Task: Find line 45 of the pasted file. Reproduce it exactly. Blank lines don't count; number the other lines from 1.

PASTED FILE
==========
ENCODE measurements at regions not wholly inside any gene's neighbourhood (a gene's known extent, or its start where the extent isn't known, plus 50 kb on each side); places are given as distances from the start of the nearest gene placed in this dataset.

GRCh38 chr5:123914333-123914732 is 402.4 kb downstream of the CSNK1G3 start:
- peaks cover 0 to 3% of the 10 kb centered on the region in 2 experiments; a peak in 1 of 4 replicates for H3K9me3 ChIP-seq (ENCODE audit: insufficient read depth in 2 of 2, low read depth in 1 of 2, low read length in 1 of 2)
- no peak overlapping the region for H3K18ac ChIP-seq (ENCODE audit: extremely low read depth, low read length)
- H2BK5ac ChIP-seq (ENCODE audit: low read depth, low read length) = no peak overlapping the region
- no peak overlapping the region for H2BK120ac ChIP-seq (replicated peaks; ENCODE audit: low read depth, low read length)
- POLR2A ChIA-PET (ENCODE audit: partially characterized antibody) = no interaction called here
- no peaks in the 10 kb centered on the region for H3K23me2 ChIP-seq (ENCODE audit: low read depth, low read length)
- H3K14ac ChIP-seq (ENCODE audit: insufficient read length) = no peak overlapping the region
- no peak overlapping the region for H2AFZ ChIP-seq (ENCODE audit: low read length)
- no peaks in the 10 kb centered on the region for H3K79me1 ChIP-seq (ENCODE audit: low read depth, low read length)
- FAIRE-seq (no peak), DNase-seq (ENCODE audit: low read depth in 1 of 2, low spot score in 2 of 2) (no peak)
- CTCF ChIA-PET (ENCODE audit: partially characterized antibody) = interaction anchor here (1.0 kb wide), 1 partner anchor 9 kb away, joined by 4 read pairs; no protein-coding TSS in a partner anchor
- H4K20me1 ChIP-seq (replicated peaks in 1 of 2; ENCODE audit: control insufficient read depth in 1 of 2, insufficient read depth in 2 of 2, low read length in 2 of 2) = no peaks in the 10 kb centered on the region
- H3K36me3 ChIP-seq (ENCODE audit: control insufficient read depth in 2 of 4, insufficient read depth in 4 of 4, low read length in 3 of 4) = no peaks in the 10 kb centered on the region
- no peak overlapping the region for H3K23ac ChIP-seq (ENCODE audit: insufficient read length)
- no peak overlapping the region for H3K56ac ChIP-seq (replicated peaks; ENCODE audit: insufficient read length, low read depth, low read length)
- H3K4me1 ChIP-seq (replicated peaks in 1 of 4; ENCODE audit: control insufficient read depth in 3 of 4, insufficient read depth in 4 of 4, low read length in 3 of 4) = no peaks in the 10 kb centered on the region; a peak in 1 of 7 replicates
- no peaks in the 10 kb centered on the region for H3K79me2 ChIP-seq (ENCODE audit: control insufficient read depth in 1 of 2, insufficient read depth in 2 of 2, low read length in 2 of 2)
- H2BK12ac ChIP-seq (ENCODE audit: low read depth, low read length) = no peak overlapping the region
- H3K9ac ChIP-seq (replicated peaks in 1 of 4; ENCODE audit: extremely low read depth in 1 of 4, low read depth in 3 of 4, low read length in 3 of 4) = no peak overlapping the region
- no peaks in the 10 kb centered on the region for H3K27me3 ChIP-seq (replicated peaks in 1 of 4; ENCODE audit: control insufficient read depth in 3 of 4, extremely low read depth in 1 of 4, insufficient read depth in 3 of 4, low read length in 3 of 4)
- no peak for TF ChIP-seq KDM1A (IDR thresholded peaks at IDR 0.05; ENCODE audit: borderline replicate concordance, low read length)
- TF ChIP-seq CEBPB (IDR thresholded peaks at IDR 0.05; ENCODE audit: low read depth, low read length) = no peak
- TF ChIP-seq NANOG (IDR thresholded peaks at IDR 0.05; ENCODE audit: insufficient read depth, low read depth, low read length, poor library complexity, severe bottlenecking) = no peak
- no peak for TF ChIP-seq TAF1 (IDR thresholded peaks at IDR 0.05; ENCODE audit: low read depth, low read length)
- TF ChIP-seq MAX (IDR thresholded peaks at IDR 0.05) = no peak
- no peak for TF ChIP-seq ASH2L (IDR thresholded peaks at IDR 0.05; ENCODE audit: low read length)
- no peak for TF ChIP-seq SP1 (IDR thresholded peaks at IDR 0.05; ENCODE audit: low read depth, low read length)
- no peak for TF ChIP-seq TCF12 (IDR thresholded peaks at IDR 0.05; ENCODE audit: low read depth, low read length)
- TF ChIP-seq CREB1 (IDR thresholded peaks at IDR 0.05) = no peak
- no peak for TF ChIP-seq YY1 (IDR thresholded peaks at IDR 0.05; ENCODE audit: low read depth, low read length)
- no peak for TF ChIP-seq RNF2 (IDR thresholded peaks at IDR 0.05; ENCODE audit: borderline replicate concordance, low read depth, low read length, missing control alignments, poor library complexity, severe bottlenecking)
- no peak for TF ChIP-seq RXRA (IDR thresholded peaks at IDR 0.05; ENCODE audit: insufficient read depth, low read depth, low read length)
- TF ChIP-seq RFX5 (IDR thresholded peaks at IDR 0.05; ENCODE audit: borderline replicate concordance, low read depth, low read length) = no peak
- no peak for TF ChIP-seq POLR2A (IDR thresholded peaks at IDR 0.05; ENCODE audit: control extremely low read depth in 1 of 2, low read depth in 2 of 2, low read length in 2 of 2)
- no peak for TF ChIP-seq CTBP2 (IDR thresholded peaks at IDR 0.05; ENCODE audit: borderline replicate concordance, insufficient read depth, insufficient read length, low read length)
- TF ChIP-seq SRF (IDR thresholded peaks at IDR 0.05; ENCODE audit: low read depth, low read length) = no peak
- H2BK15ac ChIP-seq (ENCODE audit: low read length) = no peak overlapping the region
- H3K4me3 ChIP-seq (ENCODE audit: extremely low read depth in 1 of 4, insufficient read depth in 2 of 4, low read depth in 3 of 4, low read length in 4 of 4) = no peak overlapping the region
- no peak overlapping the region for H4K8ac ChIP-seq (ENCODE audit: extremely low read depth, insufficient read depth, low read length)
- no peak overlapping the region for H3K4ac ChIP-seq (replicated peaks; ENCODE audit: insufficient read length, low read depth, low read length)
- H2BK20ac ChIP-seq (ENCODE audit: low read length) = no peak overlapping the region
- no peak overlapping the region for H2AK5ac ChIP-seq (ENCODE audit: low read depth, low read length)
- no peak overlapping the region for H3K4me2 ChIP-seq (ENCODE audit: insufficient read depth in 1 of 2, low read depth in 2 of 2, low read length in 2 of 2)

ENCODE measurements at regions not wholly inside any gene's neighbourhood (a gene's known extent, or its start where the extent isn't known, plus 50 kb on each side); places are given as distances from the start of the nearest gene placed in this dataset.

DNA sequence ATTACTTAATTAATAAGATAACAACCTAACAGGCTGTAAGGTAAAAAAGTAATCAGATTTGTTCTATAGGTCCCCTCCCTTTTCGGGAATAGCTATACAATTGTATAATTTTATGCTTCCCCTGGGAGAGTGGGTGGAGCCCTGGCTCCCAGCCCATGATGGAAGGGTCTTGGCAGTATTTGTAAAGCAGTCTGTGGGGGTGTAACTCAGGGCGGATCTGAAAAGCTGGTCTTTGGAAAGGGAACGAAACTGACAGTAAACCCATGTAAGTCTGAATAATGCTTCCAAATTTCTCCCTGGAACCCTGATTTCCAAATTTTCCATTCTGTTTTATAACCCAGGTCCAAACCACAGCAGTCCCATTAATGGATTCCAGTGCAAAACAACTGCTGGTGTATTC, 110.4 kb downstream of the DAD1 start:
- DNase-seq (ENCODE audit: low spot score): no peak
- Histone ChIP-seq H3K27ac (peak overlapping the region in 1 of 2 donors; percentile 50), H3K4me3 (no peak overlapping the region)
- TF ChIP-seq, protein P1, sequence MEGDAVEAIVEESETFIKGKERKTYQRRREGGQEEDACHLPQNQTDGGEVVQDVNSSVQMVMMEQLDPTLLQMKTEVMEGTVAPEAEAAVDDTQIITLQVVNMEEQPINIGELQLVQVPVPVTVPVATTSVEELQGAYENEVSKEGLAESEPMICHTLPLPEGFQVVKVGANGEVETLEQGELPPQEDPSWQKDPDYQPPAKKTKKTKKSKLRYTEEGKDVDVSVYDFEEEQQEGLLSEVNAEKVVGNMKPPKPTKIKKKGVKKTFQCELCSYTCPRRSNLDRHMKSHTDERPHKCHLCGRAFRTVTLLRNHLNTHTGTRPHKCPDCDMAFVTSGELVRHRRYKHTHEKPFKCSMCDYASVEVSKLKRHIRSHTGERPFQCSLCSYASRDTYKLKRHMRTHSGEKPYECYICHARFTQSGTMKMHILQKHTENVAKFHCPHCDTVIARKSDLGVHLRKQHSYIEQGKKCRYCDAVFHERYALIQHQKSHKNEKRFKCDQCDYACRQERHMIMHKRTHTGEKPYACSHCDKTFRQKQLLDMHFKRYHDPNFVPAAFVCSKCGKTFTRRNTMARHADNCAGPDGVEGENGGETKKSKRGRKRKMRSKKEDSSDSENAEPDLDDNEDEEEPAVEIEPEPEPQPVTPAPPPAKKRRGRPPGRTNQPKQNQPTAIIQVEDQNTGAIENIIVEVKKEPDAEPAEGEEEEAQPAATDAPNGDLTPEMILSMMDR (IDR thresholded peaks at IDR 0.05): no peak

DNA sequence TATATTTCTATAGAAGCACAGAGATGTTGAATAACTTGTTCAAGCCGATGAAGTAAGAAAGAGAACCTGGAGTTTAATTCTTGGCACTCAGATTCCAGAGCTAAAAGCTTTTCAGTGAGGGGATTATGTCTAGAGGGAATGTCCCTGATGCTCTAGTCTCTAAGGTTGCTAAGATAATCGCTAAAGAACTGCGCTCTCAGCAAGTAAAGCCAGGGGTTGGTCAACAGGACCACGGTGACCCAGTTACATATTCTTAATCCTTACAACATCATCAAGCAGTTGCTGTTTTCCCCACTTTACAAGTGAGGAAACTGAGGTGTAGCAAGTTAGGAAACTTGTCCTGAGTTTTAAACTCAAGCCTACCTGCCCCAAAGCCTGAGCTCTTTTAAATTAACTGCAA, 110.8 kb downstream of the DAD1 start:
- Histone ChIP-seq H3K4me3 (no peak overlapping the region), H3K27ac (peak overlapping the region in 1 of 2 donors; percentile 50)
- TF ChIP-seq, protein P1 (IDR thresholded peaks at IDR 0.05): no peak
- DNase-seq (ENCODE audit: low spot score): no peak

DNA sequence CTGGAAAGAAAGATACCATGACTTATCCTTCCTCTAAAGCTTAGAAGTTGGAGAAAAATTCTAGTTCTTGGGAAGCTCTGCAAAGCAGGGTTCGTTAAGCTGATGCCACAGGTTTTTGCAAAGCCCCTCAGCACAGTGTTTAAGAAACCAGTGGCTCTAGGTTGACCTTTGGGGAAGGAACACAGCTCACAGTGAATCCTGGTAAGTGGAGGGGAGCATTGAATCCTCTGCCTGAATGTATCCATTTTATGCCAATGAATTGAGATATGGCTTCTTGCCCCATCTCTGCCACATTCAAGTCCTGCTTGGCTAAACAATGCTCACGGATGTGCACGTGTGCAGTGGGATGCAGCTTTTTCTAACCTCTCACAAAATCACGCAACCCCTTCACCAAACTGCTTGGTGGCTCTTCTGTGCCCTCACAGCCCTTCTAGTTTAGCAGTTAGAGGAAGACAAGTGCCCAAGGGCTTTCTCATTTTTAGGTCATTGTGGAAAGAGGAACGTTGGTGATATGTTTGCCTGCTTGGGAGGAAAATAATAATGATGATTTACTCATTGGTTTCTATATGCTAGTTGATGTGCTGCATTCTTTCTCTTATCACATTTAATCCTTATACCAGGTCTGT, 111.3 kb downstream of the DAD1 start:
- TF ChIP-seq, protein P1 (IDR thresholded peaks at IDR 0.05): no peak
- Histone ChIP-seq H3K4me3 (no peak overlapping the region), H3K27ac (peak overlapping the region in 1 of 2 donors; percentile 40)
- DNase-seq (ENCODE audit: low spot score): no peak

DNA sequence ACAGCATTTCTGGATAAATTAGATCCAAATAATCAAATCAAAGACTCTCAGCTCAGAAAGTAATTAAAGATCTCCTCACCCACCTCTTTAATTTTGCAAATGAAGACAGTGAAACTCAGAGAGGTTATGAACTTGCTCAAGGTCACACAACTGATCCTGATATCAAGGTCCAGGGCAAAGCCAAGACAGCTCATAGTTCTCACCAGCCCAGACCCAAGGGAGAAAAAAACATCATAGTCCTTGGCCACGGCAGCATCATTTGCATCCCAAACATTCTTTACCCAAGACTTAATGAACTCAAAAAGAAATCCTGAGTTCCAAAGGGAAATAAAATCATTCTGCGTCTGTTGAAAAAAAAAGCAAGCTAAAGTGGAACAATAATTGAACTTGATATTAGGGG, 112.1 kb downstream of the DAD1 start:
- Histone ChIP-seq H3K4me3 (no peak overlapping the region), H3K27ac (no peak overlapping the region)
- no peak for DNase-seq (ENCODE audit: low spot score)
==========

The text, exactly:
- no peak overlapping the region for H3K4me2 ChIP-seq (ENCODE audit: insufficient read depth in 1 of 2, low read depth in 2 of 2, low read length in 2 of 2)